Wildfire Smoke Linked to Lower Birth Weights

September 06, 2012

By David Danelski, Press Enterprise

Pregnant women exposed to wildfire smoke during Southern California’s epic 2003 fire season had babies with lower birth weights, UC Berkeley researchers have found.

The scientists examined birth records in areas affected by smoke from seven fires – including the Old Fire that burned across the mountains and into the city of San Bernardino – that altogether consumed 750,000 acres. The results of the study were published online Wednesday, Sept. 5, in the journal Environmental Health Perspectives.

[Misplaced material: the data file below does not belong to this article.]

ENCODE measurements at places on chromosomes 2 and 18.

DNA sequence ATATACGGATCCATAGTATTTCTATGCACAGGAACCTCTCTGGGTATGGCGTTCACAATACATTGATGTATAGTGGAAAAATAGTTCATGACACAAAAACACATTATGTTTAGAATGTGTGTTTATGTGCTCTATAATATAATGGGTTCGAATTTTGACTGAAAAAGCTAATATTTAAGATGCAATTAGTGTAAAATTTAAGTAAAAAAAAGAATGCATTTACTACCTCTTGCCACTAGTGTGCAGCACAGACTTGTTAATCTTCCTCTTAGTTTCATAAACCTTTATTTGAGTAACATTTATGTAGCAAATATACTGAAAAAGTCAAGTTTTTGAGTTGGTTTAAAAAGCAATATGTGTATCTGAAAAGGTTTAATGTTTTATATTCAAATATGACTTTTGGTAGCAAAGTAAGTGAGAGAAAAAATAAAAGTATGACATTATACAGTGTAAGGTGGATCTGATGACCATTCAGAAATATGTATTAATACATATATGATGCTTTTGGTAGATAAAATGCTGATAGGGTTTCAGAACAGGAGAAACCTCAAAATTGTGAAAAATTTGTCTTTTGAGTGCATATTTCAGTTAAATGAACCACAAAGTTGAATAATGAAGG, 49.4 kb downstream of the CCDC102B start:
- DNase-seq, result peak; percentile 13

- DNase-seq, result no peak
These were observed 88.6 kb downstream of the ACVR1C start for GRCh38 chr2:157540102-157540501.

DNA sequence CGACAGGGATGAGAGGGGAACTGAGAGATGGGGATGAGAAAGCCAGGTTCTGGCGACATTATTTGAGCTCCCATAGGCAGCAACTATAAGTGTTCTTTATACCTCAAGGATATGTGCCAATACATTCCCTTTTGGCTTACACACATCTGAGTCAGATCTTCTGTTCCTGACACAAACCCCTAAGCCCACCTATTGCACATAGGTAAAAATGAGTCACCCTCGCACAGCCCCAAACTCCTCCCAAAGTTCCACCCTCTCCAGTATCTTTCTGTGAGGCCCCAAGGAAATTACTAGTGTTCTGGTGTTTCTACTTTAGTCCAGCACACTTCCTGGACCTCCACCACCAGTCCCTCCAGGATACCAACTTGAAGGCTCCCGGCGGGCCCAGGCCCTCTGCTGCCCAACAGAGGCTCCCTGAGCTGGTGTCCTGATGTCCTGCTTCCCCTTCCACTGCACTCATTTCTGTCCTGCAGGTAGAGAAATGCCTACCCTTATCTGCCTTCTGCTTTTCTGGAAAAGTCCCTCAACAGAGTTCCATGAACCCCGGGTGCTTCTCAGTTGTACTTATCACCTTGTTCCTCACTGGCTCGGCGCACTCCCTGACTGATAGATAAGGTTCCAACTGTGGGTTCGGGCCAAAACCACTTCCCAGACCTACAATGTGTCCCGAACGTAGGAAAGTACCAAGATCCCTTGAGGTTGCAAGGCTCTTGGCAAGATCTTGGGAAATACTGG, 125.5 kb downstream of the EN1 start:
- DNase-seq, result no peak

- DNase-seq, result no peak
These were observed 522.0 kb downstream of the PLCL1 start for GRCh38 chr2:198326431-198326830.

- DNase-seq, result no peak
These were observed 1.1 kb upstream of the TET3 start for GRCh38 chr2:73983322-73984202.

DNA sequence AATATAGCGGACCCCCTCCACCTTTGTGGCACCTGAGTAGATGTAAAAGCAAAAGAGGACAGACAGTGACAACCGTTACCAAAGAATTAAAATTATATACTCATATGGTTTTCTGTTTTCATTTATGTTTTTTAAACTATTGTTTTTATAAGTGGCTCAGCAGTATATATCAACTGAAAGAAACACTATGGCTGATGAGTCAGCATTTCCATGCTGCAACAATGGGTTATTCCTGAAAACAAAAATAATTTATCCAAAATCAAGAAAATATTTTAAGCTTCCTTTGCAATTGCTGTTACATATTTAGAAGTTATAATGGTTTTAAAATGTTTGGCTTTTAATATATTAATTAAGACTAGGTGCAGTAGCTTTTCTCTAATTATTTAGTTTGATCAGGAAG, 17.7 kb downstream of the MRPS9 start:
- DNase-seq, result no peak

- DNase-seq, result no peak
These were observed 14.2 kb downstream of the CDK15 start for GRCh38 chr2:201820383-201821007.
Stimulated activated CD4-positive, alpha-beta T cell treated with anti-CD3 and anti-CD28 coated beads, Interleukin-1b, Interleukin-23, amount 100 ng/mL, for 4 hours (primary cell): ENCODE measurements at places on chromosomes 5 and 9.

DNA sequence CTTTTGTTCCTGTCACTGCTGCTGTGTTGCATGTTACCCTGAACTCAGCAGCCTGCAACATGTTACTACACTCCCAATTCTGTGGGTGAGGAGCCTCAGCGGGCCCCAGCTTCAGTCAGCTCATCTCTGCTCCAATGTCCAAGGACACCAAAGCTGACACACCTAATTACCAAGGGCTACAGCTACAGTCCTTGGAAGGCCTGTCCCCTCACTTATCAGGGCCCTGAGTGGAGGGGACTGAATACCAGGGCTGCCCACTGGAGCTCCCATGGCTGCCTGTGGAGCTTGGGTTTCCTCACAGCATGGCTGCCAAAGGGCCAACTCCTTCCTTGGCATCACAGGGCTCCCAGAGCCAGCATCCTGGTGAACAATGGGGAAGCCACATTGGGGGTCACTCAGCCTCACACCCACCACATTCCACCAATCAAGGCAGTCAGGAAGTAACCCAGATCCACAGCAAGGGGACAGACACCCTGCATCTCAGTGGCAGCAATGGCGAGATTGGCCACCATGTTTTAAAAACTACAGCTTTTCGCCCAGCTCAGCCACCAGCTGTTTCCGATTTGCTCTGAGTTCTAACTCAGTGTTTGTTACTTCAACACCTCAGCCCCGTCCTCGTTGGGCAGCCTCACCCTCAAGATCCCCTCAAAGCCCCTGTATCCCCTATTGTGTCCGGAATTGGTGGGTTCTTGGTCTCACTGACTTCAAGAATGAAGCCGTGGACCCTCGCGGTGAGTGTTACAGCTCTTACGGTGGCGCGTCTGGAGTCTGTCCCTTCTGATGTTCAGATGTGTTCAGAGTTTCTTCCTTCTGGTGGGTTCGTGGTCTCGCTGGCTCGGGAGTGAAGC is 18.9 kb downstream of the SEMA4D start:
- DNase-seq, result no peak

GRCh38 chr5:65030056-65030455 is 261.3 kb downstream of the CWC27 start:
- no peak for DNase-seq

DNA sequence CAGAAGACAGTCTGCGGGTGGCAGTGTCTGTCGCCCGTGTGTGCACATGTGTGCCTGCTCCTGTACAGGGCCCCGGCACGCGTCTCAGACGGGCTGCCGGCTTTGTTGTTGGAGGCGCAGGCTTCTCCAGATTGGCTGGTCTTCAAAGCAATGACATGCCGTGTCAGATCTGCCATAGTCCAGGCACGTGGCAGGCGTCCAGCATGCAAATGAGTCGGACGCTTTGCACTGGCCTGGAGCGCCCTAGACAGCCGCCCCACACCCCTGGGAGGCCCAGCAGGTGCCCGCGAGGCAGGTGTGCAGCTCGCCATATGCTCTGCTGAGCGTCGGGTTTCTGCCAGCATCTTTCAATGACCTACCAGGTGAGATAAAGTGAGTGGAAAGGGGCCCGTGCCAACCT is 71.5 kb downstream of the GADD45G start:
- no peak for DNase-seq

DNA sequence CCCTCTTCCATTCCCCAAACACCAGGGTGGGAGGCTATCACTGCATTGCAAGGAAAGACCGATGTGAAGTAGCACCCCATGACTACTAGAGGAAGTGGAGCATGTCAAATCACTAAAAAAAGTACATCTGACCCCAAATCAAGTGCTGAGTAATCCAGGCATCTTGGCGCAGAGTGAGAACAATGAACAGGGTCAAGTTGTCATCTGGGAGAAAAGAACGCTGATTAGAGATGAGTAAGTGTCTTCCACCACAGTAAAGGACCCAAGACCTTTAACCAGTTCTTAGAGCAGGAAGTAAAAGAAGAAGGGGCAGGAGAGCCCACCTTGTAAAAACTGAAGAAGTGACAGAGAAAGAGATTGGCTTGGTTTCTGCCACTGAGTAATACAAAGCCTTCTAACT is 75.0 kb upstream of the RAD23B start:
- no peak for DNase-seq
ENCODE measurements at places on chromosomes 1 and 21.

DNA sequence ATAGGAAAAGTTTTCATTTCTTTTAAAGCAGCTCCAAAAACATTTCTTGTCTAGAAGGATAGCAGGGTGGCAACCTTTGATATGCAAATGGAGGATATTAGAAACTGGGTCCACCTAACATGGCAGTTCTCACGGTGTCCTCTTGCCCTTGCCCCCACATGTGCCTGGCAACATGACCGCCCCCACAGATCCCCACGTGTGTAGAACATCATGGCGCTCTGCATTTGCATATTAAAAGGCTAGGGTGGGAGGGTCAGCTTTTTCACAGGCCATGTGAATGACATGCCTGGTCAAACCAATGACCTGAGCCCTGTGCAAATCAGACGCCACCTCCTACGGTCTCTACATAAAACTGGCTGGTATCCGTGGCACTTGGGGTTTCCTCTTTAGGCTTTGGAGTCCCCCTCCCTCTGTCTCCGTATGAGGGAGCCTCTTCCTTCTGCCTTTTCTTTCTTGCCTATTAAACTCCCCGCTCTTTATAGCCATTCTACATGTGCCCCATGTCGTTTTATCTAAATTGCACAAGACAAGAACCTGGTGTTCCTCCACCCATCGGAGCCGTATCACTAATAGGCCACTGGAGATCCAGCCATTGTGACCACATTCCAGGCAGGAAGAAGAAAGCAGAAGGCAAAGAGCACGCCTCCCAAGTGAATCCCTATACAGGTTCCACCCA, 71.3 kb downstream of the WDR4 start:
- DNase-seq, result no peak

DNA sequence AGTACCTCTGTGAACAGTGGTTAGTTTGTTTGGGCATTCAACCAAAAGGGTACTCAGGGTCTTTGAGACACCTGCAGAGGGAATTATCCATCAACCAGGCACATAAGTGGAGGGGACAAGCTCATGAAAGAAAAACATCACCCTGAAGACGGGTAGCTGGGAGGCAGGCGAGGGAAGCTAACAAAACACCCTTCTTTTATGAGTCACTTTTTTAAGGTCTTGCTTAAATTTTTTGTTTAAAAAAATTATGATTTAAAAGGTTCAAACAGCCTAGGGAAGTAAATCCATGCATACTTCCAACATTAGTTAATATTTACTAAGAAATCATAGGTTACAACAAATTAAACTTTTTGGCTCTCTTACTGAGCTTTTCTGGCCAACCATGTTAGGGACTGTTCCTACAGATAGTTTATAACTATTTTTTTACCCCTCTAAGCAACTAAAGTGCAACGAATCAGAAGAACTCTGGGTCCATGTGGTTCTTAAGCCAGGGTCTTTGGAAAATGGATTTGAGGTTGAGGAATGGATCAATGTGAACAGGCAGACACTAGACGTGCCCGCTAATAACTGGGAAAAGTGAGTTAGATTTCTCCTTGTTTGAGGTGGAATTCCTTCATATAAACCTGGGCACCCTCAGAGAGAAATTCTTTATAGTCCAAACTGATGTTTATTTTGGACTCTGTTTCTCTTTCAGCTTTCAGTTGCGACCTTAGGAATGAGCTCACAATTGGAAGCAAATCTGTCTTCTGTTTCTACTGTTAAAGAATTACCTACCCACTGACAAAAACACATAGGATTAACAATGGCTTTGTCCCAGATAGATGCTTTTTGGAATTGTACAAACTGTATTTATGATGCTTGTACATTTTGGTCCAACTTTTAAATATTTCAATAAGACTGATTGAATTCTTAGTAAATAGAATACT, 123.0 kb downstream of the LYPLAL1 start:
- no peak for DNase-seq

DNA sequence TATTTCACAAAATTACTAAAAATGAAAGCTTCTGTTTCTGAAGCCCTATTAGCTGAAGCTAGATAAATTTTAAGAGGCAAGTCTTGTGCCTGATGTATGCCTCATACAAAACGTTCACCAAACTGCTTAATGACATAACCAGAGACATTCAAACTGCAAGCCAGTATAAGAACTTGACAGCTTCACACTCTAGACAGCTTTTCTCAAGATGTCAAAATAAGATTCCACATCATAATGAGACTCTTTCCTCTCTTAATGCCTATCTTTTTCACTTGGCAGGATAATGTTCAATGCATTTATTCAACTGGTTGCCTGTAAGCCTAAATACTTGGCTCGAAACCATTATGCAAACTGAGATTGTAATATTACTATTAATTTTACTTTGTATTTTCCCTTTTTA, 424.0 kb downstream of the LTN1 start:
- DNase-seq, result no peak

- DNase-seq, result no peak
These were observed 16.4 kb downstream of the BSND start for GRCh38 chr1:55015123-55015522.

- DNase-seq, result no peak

The differences in the newborns’ weights were small, slightly less than 10 grams for those exposed during the second trimester of the pregnancy, but the finding was significant, said Rachel Morello-Frosch, one of the authors and an associate professor’s at Berkeley’s School of Public Health [and in the Department of Environmental Science, Policy, and Managemeent].

The study shows that climate change can affect health, she said, pointing out that wildfires are expected to become more frequent as the planet warms.

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